Arduino Just Introduced an FPGA Board, Announces Debugging and Better Software

Today ahead of the Bay Area Maker Faire, Arduino has announced a bevy of new boards that bring modern features and modern chips to the Arduino ecosystem.

Most ambitious of these new offerings is a board that combines a fast ARM microcontroller, WiFi, Bluetooth, and an FPGA. All this is wrapped in a package that provides Mini HDMI out and pins for a PCIe-Express slot. They’re calling it the Arduino MKR Vidor 4000.

Bringing an FPGA to the Arduino ecosystem is on the list of the most interesting advances in DIY electronics in recent memory, and there’s a lot to unpack here. FPGA development boards aren’t new. You can find crates of them hidden in the storage closet of any University’s electronics lab. If you want to buy an FPGA dev board, the Terasic DE10 is a good starter bundle, the iCEstick has an Open Source toolchain, and this one has pink soldermask. With the release of the MKR Vidor, the goal for Arduino isn’t just to release a board with an FPGA; the goal is to release a tool that allows anyone to use an FPGA.

The key to democratizing FPGA development is Arduino’s work with the Arduino Create ecosystem. Arduino Create is the company’s online IDE that gives everyone the ability to share projects and upload code with Over-the-Air updates. The MKR Vidor will launch with integration to the Arduino Create ecosystem that includes a visual editor to work with the pre-compiled IP for the FPGA. That’s not to say you can’t just plug your own VHDL into this board and get it working; that’s still possible. But Arduino would like to create a system where anyone can move blocks of IP around with a tool that’s easy for beginners.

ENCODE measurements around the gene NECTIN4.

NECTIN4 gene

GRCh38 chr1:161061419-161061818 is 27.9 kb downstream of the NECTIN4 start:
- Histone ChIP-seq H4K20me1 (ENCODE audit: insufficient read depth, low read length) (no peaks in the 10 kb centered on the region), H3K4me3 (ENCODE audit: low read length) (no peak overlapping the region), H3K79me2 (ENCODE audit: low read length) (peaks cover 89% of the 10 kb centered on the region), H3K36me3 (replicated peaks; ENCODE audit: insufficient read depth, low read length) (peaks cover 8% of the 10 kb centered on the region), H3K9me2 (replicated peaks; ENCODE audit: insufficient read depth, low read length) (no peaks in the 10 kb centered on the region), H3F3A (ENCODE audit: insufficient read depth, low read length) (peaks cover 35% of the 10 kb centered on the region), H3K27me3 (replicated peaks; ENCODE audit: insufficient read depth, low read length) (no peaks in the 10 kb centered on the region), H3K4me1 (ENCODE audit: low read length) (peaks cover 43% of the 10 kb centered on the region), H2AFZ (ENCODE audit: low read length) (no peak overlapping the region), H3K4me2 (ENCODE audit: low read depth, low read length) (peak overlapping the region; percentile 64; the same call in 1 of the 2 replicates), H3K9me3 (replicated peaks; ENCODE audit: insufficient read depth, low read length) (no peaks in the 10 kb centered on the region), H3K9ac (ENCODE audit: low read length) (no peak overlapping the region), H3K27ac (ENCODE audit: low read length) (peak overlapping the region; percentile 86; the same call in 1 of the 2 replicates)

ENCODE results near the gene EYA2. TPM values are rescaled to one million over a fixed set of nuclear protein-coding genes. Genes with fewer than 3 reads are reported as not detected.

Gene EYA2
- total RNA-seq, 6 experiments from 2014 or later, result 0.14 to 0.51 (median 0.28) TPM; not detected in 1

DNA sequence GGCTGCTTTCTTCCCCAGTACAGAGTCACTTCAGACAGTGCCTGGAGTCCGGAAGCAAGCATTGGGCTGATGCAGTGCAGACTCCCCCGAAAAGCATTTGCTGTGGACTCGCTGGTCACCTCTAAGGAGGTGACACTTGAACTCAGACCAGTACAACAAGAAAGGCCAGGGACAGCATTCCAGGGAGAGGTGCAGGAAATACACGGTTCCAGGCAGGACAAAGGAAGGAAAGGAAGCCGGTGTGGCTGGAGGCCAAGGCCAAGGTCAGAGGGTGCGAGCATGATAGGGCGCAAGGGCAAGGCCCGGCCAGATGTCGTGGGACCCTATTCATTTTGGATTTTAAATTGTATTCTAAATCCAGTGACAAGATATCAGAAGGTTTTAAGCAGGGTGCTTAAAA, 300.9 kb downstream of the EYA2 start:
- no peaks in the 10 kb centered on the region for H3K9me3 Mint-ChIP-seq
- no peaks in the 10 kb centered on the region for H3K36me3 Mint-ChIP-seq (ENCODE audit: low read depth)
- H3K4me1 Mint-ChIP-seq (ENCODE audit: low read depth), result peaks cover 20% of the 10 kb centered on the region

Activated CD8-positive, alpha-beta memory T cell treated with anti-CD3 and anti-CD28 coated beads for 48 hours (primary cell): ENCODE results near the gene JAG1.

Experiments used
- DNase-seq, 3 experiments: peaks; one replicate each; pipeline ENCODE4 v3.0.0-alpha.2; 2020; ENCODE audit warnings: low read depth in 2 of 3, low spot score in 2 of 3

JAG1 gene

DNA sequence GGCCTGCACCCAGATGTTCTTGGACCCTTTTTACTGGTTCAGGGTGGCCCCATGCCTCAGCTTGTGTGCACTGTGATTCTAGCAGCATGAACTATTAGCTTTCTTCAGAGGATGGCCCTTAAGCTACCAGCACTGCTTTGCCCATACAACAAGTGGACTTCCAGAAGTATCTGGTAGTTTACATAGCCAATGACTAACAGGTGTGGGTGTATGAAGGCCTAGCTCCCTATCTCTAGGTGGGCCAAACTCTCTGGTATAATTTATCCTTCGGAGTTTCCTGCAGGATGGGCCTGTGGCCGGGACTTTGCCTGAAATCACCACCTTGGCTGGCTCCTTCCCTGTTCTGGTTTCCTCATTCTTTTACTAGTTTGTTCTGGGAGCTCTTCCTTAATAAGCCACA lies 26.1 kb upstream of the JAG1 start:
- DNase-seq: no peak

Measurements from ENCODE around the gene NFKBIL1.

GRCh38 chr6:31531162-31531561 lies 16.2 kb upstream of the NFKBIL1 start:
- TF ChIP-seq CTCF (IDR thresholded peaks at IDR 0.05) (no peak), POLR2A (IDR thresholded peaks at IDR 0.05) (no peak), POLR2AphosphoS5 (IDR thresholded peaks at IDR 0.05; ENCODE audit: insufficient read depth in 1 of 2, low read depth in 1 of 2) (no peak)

A Facelift for the Uno WiFi

First up is the brand new Arduino Uno WiFi. While there have been other boards bearing the name ‘Arduino Uno WiFi’ over the years, a lot has changed in the world of tiny radio modules and 8-bit microcontrollers over the past few years. The new Arduino Uno WiFi is powered by a new 8-bit AVR, the ATMega4809. The ATMega4809 is a new part announced just a few months ago, and is just about what you would expect from the next-generation 8-bit Arduino; it runs at 20MHz, has 48 kB of Flash, 6 kB of SRAM, and it comes in a 48-pin package. The ATMega4809 is taking a few lattices of silicon out of Microchip’s playbook and adds Custom Configurable Logic. The CCL in the new ATMega is a peripheral that is kinda, sorta like a CPLD on chip. If you’ve ever had something that could be more easily done with logic gates than software, the CCL is the tool for the job.

But a new 8-bit microcontroller doesn’t make a WiFi-enabled Arduino. The wireless power behind the new Arduino comes from a custom ESP-32 based module from u-blox. There’s also a tiny crypto chip (Microchip’s ATECC508A) so the Uno WiFi will work with AWS. The Arduino Uno WiFi will be available this June.

But this isn’t the only announcement from the Arduino org today. They’ve been hard at work on some killer features for a while now, and now they’re finally ready for release. What’s the big news? Debuggers. Real debuggers for the Arduino that are easy to use. There are also new boards aimed at Arduino’s IoT strategy.